Tight and sore hamstrings commonly occur during workout and exercise, but can just as easily result from a fall or other accident. Individuals usually experience pain located at the back of the thigh with associated weakness along with the feeling of the muscles becoming tighter and a consistent soreness. Consistent tightness in the back of the legs is not only uncomfortable but can also make movement difficult.
Many individuals stretch every day, do yoga, etc trying to relieve hamstring tension, with short-term relief only to have the tightness return. This is frustrating but more importantly, indicates that the problem might not have to do with the muscle’s length. There could be an underlying issue that needs to be identified and addressed. A chiropractic approach will diagnose and treat the root of the pain, not just the symptoms.
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The hamstring is not a single string. It is a set of three muscles that run along the back of the thigh. The muscles allow for the bending of the leg at the knee. With a hamstring strain, one or more of these muscles can become overloaded and can start to tear. Strains often happen during activities that involve running, jumping, and/or sudden stopping and starting. This is where stretching doesn’t help, however, a chiropractic adjustment can help.
One possible cause for the tightness has to do with various related muscles and not the hamstrings themselves. Muscles that typically stabilize and facilitate movement could be too weak or are not functioning properly. What usually happens is that the muscles that are active have to work harder to compensate for the others that are not working/functioning properly.
The tension in the hamstrings can be alleviated through chiropractic exercises/stretches that activate the stabilizing muscles and get the circulation moving to promote strength and take the pressure off the hamstrings.
These muscle weaknesses can be caused by spinal misalignments that pull the body in an awkward fashion, throwing the body’s balance off. Each condition feeds the other as the hamstrings have to work harder, the body leans to the side that doesn’t cause pain, causing the spine to shift out of alignment and so begins the awkward body shifting to avoid the pain cycle. A chiropractic adjustment will restore balance and stability to the entire body.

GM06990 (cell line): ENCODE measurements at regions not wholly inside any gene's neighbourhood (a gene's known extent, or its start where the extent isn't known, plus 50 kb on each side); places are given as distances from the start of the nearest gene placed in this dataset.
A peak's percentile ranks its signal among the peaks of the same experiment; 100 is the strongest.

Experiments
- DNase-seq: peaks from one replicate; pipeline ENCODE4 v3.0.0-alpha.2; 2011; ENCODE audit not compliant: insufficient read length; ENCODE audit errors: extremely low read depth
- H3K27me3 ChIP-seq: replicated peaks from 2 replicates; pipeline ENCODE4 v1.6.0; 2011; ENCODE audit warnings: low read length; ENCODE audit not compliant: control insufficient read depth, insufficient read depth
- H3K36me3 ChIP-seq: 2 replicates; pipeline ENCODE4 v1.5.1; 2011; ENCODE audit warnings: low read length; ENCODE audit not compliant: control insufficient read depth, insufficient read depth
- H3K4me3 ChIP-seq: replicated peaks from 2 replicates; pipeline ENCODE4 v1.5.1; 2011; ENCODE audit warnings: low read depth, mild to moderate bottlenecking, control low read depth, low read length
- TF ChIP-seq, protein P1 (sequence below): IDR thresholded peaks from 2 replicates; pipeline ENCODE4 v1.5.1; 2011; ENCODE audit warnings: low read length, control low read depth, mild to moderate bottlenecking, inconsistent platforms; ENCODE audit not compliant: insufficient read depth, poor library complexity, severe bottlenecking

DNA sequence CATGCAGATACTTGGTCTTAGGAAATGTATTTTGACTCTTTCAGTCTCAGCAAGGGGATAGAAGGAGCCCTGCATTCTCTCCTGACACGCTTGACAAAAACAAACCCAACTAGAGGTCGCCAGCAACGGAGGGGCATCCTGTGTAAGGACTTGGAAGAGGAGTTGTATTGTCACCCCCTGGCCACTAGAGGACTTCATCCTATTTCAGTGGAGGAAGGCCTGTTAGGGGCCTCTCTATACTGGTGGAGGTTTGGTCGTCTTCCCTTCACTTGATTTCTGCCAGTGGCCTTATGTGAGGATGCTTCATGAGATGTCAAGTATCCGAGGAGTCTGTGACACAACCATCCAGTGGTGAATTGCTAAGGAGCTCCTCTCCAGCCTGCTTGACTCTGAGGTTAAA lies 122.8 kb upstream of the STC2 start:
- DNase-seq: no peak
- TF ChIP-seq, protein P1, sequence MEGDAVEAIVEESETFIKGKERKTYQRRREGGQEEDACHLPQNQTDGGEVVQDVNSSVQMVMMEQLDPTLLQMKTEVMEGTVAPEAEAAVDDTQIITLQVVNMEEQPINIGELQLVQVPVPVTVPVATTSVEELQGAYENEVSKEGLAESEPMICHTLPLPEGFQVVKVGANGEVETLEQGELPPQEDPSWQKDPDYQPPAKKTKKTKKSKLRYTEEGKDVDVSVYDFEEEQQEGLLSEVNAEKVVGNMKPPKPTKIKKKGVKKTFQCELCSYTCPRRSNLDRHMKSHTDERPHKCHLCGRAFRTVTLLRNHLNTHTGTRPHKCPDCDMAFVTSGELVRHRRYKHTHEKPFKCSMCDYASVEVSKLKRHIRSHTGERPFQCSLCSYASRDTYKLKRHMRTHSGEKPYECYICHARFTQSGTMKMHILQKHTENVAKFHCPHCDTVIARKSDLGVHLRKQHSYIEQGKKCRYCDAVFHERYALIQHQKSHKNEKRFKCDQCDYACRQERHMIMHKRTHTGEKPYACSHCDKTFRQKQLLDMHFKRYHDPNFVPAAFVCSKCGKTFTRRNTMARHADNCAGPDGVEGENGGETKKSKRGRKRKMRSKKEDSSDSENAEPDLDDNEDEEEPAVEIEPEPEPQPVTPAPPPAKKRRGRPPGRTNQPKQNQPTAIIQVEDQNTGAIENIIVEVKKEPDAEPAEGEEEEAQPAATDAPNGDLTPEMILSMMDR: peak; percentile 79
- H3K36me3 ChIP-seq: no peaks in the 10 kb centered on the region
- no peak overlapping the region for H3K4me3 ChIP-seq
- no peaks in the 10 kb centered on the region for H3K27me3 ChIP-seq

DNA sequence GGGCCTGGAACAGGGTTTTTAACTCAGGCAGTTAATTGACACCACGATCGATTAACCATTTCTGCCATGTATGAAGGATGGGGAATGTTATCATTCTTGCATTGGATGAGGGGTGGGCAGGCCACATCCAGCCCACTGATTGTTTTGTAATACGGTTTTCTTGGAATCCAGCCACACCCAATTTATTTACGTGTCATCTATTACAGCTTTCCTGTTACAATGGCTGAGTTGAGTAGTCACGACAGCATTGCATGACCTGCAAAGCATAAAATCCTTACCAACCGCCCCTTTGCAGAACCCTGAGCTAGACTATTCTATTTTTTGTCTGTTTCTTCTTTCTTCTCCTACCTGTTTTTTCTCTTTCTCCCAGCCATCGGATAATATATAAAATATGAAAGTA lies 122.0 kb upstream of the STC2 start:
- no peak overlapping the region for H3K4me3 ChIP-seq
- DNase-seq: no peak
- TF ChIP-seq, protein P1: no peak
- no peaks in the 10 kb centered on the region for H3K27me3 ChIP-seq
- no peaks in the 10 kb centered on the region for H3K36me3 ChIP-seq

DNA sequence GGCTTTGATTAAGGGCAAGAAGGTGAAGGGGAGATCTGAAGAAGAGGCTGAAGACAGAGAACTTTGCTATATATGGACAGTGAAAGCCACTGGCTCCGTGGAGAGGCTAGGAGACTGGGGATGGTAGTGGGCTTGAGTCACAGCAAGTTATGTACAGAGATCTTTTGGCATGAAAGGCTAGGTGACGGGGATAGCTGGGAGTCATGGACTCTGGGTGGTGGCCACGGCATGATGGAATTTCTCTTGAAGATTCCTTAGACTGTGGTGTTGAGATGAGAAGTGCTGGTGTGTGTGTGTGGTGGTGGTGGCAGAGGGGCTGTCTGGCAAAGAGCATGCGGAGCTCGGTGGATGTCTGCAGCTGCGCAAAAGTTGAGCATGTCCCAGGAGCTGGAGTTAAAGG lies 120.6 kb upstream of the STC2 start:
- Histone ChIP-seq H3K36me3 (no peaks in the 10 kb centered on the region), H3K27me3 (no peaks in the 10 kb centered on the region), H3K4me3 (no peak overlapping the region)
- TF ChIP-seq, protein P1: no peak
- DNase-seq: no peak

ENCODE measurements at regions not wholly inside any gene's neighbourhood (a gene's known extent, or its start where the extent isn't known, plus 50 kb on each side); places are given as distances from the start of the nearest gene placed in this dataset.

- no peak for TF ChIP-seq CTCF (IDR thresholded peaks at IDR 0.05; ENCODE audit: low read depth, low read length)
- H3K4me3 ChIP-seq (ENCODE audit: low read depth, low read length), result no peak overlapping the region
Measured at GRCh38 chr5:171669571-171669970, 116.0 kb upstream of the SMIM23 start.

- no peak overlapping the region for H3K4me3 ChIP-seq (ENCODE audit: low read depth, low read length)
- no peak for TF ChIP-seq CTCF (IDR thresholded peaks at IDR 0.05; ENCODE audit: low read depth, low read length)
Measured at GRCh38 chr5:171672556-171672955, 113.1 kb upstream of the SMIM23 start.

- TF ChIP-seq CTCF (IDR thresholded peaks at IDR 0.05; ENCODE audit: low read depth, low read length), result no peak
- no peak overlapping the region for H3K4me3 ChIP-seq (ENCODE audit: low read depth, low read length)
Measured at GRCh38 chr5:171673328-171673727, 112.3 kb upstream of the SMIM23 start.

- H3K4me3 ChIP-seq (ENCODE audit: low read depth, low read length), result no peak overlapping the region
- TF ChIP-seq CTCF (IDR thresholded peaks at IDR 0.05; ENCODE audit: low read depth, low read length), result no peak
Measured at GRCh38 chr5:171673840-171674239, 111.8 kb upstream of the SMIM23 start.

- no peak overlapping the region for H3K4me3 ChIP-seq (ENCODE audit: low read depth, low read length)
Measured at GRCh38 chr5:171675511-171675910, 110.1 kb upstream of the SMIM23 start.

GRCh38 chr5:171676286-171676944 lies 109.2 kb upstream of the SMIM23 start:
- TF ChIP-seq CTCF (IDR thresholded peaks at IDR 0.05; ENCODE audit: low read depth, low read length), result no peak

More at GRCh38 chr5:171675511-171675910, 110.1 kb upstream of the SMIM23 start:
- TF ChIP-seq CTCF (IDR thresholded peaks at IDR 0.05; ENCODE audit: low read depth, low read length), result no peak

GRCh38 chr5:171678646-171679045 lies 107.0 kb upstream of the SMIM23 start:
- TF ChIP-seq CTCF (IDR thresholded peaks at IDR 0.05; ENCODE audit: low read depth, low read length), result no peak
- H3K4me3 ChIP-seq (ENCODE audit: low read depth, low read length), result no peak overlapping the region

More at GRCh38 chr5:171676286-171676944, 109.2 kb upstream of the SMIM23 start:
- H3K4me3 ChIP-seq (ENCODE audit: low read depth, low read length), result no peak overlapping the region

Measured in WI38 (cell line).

Pelvic tilt could be a contributing factor for tightness and soreness. This comes from:
These factors can cause the pelvis to shift forward ever so slightly. But just that slight tilting could be pulling on the hamstrings. In order to rectify the tilt, exercise is recommended, and chiropractic manipulation to realign any spinal shifting.
Another issue is sciatic nerve irritation that could mimic tightness in the muscles. The sciatic nerve runs down the back of the leg and the irritation could make the hamstring appear to be tight. This is where stretching the hamstrings can worsen the condition by irritating the sciatic nerve, causing inflammation.
The sciatic nerve could also be experiencing irritation from spinal misalignment. A vertebral disc could be bulging or herniated. This could inflame the nerve root. A bone spur or inflamed joint could be impinging/compressing on the nerve root exits.
A chiropractic treatment plan will relieve the tension being placed on the nerve and allow for proper blood circulation and transmission of signals without interruptions. Talk to a chiropractor about an examination to identify the exact root causing the discomfort.
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Our office has made a reasonable attempt to provide supportive citations and has identified the relevant research study or studies supporting our posts. We also make copies of supporting research studies available to the board and or the public upon request. We understand that we cover matters that require an additional explanation as to how it may assist in a particular care plan or treatment protocol; therefore, to further discuss the subject matter above, please feel free to ask Dr. Alex Jimenez or contact us at 915-850-0900. The provider(s) Licensed in Texas& New Mexico*
Hoskins, Wayne, and Henry Pollard. “Hamstring injury management–Part 2: Treatment.” Manual therapy vol. 10,3 (2005): 180-90. doi:10.1016/j.math.2005.05.001
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